Blind vendors are entitled to a statutory preference in the operation of vending facilities on most public property in Tennessee (commonly known as the Blind Vendors Program) under T.C.A. § 71-4-501 et seq. Under this law, the Department of Human Services (DHS) has the right of first refusal and the exclusive right to the operation of any and all vending machines on public property that it determines are capable of being operated by a blind individual that it licenses. T.C.A. § 71-4-502. When a new building or facility has been constructed on public property, or when existing contracts have expired or been changed in any way, the public property manager is required to notify DHS, and DHS will determine whether the property is suitable for being operated by a blind vendor. If it is, DHS handles the selection process for the blind vendor and the property manager must cooperate and provide the space and utilities (but not phone service) at no cost. T.C.A. § 71-4-503 and Op. Tenn. Att’y Gen. 04-083 (4/30/04). If DHS determines not to exercise the privilege at that location, then the property manager may contract with a private vendor. T.C.A. § 71-4-503.
“Public property” is broadly defined and includes all property owned or leased by the county, with the exception of primary and secondary schools and airports. This includes the sheriff’s department and the jail commissary. Op. Tenn. Att’y Gen. 07-91 (6/8/07). The blind vendor is not required to have the capability to manage the jail’s inmate trust fund accounting system, but the property manager could request that DHS provide someone with that capability. Op. Tenn. Att’y Gen. 01-128 and 06-156. It also includes property owned or leased by a public entity even if it is operated as a joint venture with a nonprofit corporation. Op. Tenn. Att’y Gen. 11-39 (4/28/11). Local government fire stations are within the preference even if the vending machines serve only the fire station employees. Op. Tenn. Att’y Gen. 06-037 (2/21/06).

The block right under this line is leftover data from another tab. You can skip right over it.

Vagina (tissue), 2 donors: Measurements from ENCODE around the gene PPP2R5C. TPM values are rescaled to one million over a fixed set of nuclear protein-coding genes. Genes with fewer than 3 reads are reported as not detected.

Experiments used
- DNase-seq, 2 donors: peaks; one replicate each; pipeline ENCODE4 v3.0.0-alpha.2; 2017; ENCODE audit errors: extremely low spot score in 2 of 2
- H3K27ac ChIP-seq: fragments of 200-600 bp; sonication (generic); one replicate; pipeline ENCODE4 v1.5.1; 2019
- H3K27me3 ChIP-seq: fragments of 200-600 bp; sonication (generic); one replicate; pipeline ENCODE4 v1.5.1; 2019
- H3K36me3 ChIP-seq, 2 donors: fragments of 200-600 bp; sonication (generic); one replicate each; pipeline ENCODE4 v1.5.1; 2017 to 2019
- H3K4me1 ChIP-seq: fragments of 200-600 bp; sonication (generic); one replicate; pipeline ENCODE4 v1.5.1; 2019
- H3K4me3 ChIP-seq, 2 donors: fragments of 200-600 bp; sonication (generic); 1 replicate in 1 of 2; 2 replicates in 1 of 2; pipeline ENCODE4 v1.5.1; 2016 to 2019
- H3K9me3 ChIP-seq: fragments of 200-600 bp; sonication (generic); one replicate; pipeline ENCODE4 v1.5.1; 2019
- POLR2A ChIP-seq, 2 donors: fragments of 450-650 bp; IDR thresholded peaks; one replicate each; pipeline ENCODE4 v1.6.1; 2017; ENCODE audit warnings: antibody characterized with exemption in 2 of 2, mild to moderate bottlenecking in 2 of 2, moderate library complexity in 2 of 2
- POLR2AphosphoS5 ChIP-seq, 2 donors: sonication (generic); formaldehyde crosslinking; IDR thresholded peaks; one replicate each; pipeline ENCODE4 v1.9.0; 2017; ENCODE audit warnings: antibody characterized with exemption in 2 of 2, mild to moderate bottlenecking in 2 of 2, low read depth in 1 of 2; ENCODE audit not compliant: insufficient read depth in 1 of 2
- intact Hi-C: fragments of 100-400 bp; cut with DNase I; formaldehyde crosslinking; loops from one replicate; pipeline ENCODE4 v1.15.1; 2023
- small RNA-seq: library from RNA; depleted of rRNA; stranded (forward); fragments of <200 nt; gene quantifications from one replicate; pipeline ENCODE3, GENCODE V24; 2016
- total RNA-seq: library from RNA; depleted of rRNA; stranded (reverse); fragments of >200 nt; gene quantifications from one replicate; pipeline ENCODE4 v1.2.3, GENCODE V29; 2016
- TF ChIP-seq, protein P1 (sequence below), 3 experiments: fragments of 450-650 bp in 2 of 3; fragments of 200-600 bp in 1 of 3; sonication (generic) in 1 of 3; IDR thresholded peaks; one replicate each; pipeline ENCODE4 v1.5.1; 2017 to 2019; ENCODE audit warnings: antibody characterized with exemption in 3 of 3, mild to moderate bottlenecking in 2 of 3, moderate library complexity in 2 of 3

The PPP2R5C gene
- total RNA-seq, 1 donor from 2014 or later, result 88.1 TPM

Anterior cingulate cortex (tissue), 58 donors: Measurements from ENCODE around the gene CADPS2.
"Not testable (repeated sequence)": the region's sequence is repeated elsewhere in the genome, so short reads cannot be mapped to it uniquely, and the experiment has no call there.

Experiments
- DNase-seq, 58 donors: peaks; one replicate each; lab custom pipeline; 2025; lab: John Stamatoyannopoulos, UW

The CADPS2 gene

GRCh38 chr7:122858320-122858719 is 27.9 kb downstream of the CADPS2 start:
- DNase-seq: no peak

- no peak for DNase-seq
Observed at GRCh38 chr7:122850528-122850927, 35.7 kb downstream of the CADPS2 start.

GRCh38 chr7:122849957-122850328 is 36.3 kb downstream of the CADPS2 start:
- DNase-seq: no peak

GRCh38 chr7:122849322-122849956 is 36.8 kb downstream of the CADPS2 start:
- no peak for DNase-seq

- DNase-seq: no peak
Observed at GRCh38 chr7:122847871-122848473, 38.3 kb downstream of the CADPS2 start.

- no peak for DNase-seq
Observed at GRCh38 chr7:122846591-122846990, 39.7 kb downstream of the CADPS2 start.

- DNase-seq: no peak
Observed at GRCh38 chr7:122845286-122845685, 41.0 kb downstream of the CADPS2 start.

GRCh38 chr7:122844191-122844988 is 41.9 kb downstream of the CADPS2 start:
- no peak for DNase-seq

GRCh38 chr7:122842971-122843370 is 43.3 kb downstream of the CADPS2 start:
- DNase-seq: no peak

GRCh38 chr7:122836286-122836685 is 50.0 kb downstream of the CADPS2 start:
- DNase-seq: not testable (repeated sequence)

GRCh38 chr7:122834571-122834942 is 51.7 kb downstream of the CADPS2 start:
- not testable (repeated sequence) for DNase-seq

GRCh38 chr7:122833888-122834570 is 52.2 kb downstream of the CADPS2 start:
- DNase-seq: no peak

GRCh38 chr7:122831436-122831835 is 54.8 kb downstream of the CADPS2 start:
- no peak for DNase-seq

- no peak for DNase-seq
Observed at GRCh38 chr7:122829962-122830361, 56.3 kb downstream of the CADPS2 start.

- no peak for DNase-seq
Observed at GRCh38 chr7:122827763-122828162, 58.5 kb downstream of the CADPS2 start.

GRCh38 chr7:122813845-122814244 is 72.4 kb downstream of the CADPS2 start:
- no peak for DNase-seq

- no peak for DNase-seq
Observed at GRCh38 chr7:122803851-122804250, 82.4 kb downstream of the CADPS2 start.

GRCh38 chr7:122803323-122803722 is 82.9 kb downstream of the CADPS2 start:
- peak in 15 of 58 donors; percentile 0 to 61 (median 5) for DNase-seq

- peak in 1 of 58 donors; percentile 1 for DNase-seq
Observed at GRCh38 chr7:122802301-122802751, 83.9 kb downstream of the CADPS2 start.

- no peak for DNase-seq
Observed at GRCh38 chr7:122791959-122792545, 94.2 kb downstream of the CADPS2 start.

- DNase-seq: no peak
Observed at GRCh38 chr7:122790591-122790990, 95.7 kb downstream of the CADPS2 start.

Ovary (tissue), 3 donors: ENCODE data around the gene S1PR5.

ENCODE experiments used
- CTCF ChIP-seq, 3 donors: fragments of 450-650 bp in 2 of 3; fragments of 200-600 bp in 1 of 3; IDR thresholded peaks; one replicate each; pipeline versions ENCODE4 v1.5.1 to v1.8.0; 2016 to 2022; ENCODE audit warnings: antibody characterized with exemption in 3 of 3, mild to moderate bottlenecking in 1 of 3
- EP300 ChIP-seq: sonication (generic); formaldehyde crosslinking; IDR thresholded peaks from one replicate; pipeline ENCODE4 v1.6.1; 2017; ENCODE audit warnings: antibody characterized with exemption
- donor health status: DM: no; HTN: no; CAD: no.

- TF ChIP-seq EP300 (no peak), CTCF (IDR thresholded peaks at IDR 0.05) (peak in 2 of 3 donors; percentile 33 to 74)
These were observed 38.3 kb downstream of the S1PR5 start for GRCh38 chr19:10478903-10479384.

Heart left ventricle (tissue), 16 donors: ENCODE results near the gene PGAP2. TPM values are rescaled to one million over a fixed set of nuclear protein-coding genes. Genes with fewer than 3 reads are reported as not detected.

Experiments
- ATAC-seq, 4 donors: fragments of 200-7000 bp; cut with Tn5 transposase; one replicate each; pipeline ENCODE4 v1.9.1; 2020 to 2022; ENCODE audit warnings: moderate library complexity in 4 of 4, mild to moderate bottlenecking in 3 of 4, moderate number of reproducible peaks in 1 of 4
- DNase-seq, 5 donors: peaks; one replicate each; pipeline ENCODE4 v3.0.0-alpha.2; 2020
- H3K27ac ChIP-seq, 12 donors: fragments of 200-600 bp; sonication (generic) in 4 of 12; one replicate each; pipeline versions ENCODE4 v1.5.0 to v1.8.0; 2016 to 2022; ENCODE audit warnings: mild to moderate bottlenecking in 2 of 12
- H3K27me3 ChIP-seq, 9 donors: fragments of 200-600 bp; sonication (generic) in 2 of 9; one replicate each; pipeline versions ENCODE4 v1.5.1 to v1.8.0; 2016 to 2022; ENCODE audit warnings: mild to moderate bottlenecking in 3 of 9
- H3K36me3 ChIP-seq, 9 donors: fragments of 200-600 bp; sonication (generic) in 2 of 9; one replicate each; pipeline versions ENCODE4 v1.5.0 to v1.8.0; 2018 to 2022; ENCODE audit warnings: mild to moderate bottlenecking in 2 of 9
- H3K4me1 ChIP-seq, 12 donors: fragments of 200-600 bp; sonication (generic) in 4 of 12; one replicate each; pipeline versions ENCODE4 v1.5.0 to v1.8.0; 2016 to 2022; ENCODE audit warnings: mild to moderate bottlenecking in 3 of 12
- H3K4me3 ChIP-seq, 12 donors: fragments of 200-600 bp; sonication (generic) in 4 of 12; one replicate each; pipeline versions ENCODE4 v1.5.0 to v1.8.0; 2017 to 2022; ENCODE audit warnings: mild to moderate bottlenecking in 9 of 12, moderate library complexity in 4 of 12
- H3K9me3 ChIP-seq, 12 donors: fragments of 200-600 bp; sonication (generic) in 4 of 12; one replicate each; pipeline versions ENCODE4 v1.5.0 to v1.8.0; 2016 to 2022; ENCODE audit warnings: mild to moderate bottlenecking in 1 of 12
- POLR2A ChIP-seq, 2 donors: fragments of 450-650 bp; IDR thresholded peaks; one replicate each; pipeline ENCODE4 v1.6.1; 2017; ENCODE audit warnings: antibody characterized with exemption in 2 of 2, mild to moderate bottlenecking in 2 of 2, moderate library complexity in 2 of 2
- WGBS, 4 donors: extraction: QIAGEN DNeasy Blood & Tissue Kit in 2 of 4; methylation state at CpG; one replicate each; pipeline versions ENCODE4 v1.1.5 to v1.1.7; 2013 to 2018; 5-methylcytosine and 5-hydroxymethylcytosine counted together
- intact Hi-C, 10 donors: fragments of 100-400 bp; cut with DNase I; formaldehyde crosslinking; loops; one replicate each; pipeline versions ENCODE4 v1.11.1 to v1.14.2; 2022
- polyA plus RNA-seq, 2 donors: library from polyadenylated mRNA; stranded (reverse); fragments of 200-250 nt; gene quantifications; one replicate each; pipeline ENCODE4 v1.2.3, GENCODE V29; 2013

The statutory definition of a “vending facility” gives DHS discretion to determine the services that it will, or will not, perform while still retaining the statutory priority to other vending facility services. Op. Tenn. Att’y Gen. 06-156.
The public property management must want to have vending services before DHS can place the vending machines on the property; DHS has no authority to require the county to have vending machines, and the county may have all vending machines removed from its property. Op. Tenn. Att’y Gen. 04-083 (4/30/04).
Tennessee Business Enterprises (TBE) is a unit of DHS’ Services for the Blind and Visually Impaired Division which administers the statutory program that gives blind vendors priority in providing vending services on public property under the Randolph Sheppard Act, 20 U.S.C. § 107 et seq., and T.C.A. § 71-4-501 et seq. TBE may contract with a private vending machine management company to arrange for third-party vending and to collect commissions from the operation of vending machines on its behalf. Op. Tenn. Att’y Gen. 04-083 (4/30/04) and 04-166 (11/19/04).